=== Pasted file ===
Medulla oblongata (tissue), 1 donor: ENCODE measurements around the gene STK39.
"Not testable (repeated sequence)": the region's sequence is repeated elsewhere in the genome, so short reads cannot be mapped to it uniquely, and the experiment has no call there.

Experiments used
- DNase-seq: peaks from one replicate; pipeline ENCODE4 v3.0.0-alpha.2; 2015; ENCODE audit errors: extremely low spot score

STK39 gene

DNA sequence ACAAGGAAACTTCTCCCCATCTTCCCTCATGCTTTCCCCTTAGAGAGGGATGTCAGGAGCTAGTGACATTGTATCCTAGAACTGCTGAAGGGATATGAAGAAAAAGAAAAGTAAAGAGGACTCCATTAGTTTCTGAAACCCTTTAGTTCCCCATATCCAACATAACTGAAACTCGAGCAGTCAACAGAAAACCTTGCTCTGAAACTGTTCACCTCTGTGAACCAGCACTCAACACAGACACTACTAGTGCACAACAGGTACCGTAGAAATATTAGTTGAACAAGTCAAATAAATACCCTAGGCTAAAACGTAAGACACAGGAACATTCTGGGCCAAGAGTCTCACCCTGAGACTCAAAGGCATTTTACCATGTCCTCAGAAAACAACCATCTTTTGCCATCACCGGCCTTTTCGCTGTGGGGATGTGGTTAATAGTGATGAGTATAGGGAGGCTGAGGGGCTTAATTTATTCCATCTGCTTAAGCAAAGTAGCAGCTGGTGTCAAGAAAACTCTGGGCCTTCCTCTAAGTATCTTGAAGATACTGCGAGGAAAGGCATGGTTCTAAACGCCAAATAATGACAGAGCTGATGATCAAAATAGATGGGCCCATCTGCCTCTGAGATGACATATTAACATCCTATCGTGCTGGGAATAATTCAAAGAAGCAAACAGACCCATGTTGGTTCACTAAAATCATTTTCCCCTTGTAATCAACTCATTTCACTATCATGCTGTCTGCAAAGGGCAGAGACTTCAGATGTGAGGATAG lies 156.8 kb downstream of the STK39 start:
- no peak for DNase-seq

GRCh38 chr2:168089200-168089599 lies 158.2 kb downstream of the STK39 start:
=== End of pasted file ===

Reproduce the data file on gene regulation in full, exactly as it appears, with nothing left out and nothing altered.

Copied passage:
Medulla oblongata (tissue), 1 donor: ENCODE measurements around the gene STK39.
"Not testable (repeated sequence)": the region's sequence is repeated elsewhere in the genome, so short reads cannot be mapped to it uniquely, and the experiment has no call there.

Experiments used
- DNase-seq: peaks from one replicate; pipeline ENCODE4 v3.0.0-alpha.2; 2015; ENCODE audit errors: extremely low spot score

STK39 gene

DNA sequence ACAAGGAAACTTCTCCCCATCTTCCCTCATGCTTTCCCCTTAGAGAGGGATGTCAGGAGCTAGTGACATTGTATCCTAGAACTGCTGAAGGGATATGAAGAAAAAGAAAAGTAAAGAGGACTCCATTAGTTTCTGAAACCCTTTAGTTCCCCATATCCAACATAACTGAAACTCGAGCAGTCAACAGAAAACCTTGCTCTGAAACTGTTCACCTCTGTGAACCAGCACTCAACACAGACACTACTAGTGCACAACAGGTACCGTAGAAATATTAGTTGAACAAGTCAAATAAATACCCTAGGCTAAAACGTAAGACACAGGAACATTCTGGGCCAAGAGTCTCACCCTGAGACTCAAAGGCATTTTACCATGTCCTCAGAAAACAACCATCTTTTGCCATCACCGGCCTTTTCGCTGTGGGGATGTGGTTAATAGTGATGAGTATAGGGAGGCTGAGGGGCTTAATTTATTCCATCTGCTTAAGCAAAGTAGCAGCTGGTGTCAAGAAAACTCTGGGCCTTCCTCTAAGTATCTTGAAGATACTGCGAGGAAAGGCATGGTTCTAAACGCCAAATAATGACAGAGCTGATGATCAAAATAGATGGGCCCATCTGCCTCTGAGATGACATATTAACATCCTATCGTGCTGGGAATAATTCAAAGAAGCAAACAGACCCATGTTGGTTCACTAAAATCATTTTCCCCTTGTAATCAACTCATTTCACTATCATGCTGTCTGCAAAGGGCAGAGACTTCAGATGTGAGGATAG lies 156.8 kb downstream of the STK39 start:
- no peak for DNase-seq

GRCh38 chr2:168089200-168089599 lies 158.2 kb downstream of the STK39 start: